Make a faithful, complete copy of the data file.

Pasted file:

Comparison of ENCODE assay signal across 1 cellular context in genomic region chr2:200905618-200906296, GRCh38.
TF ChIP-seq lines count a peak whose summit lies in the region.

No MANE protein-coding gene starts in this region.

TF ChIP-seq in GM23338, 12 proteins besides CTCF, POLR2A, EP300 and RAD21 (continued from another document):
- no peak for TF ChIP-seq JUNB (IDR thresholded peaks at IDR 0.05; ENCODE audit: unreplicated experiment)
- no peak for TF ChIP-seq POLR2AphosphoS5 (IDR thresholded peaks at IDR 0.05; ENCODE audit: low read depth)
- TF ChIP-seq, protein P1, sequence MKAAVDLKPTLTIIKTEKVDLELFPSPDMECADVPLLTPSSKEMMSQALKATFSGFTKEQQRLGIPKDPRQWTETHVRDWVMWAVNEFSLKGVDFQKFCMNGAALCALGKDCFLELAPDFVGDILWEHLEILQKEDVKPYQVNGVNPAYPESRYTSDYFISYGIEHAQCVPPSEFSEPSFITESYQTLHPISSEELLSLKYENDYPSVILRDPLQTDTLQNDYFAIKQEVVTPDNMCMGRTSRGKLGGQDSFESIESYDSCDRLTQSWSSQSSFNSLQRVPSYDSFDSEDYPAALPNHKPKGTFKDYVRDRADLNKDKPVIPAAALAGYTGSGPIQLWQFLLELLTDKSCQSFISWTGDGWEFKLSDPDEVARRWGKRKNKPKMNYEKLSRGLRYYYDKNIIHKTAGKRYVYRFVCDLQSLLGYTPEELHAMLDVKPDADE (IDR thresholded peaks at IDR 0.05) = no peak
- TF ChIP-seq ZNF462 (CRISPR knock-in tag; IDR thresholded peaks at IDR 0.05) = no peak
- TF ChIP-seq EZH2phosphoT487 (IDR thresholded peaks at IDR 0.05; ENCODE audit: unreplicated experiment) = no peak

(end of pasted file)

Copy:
Comparison of ENCODE assay signal across 1 cellular context in genomic region chr2:200905618-200906296, GRCh38.
TF ChIP-seq lines count a peak whose summit lies in the region.

No MANE protein-coding gene starts in this region.

TF ChIP-seq in GM23338, 12 proteins besides CTCF, POLR2A, EP300 and RAD21 (continued from another document):
- no peak for TF ChIP-seq JUNB (IDR thresholded peaks at IDR 0.05; ENCODE audit: unreplicated experiment)
- no peak for TF ChIP-seq POLR2AphosphoS5 (IDR thresholded peaks at IDR 0.05; ENCODE audit: low read depth)
- TF ChIP-seq, protein P1, sequence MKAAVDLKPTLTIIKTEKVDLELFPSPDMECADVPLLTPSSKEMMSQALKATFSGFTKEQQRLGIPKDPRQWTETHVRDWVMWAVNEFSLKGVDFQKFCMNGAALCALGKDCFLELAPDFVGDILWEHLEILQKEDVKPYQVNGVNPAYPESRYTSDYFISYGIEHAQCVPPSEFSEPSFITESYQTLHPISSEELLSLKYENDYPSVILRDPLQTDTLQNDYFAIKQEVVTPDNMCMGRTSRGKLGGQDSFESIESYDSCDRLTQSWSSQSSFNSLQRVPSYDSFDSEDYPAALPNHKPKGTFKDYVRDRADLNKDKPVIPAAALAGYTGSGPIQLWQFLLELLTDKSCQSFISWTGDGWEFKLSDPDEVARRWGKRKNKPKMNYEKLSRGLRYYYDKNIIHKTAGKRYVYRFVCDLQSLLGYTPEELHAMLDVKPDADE (IDR thresholded peaks at IDR 0.05) = no peak
- TF ChIP-seq ZNF462 (CRISPR knock-in tag; IDR thresholded peaks at IDR 0.05) = no peak
- TF ChIP-seq EZH2phosphoT487 (IDR thresholded peaks at IDR 0.05; ENCODE audit: unreplicated experiment) = no peak